As guest columnist Robert W. Mitchell (pictured at right) explains below, Standard-class mailings that are not Move Update-compliant are slated to pay a surcharge of 7 cents for something that costs the USPS barely a penny.
Large mailers will presumably have the expertise to avoid the surcharge, which takes effect tomorrow, by complying with Move Update – though a PostCom podcast indicates that even sophisticated mailers may unwittingly run afoul of the new regulations. (The USPS also has a Web site explaining Move Update.)
The main victims are likely to be small businesses, local non-profit groups, churches, and the like, who in many cases won’t learn of the surcharges until after their mailings have been printed and prepared. Mitchell points out that the surcharge is immense relative to costs and is out of line with the principles of efficient rate setting.
Mitchell knows whereof he speaks. First as a Postal Service employee, then as Special Assistant to the Postal Rate Commission, and now as a consultant on postal-rate issues, he has played a major role in such innovations as Standard-class workshare discounts and the move toward cost-based rates for Periodicals. He can be reached at email@example.com.
By Robert W. Mitchell
For a number of decades, mailers wishing to send at Standard rates have engaged in preparation activities. In the spirit of worksharing and cost recognition, many of these have been optional, which, without causing harm to the Postal Service, has allowed mailers to choose what is best for them. Observers, including the Postal Service, have pointed often to increases in efficiency thus brought about. Examples have included ZIP + 4 coding, presorting, prebarcoding, walk sequencing, and dropshipping. Cost differences among letters, flats, and parcels have been recognized in the rate structure as well.
When Move Update services became available, another workshare option could have been arranged. That is, based on lower costs to the Postal Service, a discount for Move Updating could have been offered. Then mailers could have weighed the costs and the benefits, as they saw them, and Move Updated whenever advantageous. That would have allowed mailers the option of purchasing UAA (Undeliverable As Addressed) services at an appropriate price. And UAA services, which the Postal Service has spent years developing, would be put on par with its other services, which include sorting, transporting, and delivering.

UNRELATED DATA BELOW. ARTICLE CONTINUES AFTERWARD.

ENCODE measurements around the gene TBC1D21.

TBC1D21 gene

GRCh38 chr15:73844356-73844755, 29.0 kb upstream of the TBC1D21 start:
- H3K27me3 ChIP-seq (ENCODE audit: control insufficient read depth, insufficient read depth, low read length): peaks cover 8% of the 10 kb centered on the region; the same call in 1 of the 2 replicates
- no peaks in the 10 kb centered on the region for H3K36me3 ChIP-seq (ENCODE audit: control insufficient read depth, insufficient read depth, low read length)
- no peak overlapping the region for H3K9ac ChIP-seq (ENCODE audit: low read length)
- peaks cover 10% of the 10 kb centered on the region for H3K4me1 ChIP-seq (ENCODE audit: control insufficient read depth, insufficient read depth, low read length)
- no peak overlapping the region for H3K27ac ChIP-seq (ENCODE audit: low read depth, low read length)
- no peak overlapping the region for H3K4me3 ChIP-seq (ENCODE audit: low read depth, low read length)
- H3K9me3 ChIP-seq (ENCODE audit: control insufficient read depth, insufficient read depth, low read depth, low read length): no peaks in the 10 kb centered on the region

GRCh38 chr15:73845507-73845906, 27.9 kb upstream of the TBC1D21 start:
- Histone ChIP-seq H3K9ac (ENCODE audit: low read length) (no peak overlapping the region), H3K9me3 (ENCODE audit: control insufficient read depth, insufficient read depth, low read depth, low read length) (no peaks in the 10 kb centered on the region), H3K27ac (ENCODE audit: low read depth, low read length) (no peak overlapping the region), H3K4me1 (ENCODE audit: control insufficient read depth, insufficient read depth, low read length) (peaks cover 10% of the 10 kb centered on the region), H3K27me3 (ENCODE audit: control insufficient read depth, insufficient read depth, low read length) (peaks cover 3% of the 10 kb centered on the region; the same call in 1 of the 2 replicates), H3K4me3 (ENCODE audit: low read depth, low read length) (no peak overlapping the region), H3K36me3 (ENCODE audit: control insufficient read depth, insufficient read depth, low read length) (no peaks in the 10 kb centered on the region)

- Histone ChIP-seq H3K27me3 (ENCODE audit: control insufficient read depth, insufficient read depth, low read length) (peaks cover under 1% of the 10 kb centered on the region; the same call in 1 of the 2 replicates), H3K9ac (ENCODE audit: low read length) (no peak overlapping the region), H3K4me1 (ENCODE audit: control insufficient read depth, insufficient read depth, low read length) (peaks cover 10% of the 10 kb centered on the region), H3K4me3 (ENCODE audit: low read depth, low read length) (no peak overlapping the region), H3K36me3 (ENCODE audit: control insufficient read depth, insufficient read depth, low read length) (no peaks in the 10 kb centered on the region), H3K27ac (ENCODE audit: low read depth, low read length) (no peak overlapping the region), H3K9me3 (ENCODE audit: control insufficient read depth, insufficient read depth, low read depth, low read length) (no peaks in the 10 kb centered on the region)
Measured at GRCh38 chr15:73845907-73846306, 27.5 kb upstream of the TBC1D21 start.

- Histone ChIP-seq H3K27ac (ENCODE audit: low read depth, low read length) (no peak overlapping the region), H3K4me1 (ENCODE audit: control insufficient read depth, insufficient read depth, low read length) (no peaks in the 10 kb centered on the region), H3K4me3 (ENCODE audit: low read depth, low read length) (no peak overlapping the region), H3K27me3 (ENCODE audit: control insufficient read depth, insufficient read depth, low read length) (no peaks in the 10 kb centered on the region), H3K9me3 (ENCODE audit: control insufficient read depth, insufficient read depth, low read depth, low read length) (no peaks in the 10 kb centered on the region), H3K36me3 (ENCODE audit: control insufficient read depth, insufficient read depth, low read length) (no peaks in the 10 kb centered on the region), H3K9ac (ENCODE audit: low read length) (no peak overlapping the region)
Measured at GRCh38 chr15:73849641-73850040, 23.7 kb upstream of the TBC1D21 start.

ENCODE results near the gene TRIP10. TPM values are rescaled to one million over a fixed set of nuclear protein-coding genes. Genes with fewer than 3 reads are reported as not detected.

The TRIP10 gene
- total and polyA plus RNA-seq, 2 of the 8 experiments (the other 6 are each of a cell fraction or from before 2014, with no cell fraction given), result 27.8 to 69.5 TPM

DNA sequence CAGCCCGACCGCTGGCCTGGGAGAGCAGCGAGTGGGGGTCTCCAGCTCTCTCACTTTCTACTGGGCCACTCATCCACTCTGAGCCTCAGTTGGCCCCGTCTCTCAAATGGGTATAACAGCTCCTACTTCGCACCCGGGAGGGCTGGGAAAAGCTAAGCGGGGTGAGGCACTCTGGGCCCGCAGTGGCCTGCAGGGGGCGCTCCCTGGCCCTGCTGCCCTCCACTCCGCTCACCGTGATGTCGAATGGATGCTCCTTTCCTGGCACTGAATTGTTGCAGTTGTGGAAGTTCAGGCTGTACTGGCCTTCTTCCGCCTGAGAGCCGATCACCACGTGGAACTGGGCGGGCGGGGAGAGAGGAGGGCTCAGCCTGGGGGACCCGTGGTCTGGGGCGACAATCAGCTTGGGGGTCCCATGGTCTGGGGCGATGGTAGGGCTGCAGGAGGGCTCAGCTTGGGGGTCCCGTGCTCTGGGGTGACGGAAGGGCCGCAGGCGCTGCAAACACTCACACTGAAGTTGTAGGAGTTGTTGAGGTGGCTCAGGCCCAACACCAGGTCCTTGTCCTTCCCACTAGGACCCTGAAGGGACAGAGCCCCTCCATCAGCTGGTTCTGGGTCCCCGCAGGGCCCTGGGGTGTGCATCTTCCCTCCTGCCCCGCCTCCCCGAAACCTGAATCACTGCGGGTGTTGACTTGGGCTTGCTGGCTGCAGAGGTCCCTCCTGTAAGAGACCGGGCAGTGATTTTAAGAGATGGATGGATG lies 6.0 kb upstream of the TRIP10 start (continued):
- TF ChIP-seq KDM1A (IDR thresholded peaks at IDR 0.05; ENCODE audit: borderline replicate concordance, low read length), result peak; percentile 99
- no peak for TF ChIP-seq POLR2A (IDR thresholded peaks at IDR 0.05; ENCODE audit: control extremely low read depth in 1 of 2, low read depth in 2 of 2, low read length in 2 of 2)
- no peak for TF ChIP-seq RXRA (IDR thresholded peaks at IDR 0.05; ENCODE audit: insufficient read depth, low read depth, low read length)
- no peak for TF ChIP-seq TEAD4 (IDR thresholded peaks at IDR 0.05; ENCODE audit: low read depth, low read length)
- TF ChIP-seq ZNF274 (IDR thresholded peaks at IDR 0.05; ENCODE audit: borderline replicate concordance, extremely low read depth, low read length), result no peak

However, the Postal Service did not take that course. It chose instead to make Move Updating a requirement for all Standard mailings, no alternatives allowed. Its justification appears to be its analysis that its costs will be lower and that the most advantageous course for each mailer is to finance and follow through with Move Updating. It is inefficient, however, for the Postal Service to substitute its judgment, by regulation, for that of mailers, and it is a mystery why the Postal Service should be opposed to offering its UAA services, as an option, at a fair price.
For Standard mailings that are not Move Updated, if such mailings could still be called “Standard mailings,” the Postal Service took the position that the only rates available would be the rates for Single-piece First-Class, now 44 cents for the first ounce, if letters. The attendant rate increases would be quite large, and particularly so for nonprofit mailers. For example, a 1-ounce nonprofit letter, sorted to 5 digits and entered at a destination SCF, would see an increase of 394.4%. Even higher increases would exist for heavier pieces and flats. When a Federal Register process drew comments that the mailers bearing the increases could well be “small local businesses and nonprofit organizations,” the Postal Service brushed off the possibility of a burden by saying that it “feels that there are many methods mailers can use in order to qualify and make this fit any business model.” [Federal Register, Vol. 72, No. 188 (Friday September 28, 2007), p. 55056].
The Postal Regulatory Commission made it clear in November that noncompliant mailings can remain Standard mailings and that the applicable rates are the reigning Standard rates plus a surcharge. The order also approved a proposal to set the surcharge at 7 cents, which is a smaller penalty than the Postal Service had in mind. But that does not make the rates efficient or fair.
The cost justification behind the surcharge, as provided by the Postal Service, is that a Standard piece intercepted as UAA (and then discarded) costs the Postal Service, on average, 5.2 cents more than a Standard piece that receives ordinary delivery. That gives rise to several important questions:
- Why is the 7-cent surcharge so much higher than the 5.2-cent cost? A surcharge may at times be more than 100% of the cost underlying it, but not often when it is first introduced.
- Why should each piece in a mailing pay the surcharge, when only a few pieces would be expected to require UAA treatment? If, on average, 20 percent of the pieces in noncompliant mailings receive UAA treatment, and the markup to 7 cents were taken as appropriate, common ratesetting practice would set the each-piece surcharge at 1.4 cents (0.20 times 7 cents).
- Why should letters and flats pay the same surcharge, when the UAA cost for letters is undoubtedly lower than the UAA cost for flats? When rate differences are not based on corresponding cost differences, inefficient signals are sent to mailers and inefficient behavior can be expected.
- Is the 5.2-cent cost net of any costs avoided by not have to complete delivery on pieces that are intercepted? It is not apparent that the cost study nets these costs out. If it does not, mailers would be in the position of being double charged.